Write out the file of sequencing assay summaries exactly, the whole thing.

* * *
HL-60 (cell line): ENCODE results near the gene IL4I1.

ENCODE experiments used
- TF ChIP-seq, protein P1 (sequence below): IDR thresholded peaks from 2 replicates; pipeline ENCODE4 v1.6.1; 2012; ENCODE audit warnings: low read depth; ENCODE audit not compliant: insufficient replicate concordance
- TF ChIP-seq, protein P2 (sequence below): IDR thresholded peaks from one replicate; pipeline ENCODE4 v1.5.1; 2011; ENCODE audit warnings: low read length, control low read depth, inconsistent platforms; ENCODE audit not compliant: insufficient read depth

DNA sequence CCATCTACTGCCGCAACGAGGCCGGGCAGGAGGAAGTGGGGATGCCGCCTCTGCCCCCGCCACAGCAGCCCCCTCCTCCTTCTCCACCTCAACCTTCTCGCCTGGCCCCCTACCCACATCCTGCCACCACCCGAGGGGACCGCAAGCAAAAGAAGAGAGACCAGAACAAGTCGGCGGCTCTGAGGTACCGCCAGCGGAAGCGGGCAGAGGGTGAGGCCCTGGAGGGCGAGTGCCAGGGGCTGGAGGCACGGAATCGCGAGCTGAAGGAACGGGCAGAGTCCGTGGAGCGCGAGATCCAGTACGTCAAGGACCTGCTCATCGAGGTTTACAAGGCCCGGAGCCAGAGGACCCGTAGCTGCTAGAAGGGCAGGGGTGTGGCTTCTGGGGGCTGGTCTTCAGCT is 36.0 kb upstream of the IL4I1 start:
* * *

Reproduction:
HL-60 (cell line): ENCODE results near the gene IL4I1.

ENCODE experiments used
- TF ChIP-seq, protein P1 (sequence below): IDR thresholded peaks from 2 replicates; pipeline ENCODE4 v1.6.1; 2012; ENCODE audit warnings: low read depth; ENCODE audit not compliant: insufficient replicate concordance
- TF ChIP-seq, protein P2 (sequence below): IDR thresholded peaks from one replicate; pipeline ENCODE4 v1.5.1; 2011; ENCODE audit warnings: low read length, control low read depth, inconsistent platforms; ENCODE audit not compliant: insufficient read depth

DNA sequence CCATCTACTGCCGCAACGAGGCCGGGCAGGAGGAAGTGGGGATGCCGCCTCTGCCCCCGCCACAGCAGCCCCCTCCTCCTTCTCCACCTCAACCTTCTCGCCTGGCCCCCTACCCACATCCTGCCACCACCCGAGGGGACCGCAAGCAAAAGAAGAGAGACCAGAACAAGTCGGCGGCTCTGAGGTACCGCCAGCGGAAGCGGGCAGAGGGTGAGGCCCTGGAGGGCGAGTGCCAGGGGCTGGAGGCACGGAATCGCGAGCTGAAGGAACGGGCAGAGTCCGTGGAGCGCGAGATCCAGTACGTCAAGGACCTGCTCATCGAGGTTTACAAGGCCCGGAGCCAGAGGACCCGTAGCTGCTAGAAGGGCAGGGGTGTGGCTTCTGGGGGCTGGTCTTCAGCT is 36.0 kb upstream of the IL4I1 start: